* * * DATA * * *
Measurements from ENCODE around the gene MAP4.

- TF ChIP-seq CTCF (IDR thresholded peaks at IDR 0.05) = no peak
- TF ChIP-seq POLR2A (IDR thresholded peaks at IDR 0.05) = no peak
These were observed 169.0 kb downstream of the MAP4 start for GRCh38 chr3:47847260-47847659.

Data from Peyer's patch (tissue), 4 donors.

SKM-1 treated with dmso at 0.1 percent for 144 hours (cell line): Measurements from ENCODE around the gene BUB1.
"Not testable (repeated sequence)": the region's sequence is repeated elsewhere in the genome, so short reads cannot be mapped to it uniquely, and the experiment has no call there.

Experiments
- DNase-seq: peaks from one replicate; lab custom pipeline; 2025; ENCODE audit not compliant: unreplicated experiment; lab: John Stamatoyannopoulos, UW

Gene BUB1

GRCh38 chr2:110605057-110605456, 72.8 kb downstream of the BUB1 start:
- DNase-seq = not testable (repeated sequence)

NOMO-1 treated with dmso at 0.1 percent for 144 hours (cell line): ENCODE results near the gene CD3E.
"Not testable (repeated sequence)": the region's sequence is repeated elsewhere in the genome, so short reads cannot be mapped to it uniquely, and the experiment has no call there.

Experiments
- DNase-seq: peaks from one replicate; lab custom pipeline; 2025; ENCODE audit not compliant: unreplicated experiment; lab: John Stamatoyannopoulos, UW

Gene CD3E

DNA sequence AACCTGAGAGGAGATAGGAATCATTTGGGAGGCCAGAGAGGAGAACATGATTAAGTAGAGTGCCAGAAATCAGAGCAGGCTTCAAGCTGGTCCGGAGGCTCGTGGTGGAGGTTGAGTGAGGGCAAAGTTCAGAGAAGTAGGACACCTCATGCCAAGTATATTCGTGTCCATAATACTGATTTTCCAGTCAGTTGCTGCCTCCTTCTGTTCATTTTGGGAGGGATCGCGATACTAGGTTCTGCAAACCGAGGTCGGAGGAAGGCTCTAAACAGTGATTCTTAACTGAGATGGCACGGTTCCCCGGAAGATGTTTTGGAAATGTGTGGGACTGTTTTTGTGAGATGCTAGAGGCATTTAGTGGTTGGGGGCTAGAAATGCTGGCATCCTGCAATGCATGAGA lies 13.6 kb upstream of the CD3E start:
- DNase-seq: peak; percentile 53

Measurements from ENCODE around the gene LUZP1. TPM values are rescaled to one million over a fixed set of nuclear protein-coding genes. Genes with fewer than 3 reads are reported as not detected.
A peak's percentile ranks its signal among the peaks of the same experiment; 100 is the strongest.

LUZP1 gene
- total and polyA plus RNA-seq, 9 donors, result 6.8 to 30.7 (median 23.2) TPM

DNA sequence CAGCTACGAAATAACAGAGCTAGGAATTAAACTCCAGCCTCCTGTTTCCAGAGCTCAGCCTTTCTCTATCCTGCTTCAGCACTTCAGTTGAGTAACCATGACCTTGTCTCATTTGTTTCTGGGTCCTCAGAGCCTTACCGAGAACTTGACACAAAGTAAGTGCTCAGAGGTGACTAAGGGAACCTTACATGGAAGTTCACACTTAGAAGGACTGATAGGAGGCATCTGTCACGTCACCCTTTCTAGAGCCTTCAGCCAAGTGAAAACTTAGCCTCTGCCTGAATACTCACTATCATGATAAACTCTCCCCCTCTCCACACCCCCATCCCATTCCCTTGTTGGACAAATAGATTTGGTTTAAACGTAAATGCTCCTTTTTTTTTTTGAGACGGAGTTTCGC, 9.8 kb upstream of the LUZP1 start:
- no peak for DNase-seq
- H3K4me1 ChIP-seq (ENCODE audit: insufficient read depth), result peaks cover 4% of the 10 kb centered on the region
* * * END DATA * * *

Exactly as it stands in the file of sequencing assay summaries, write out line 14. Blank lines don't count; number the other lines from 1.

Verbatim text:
"Not testable (repeated sequence)": the region's sequence is repeated elsewhere in the genome, so short reads cannot be mapped to it uniquely, and the experiment has no call there.